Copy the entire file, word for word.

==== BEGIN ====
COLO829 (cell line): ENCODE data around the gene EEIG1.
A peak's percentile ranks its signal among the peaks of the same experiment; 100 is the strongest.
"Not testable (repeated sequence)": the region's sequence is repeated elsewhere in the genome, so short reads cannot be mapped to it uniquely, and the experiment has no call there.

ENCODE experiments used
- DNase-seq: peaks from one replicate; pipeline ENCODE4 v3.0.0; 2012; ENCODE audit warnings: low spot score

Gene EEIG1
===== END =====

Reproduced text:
COLO829 (cell line): ENCODE data around the gene EEIG1.
A peak's percentile ranks its signal among the peaks of the same experiment; 100 is the strongest.
"Not testable (repeated sequence)": the region's sequence is repeated elsewhere in the genome, so short reads cannot be mapped to it uniquely, and the experiment has no call there.

ENCODE experiments used
- DNase-seq: peaks from one replicate; pipeline ENCODE4 v3.0.0; 2012; ENCODE audit warnings: low spot score

Gene EEIG1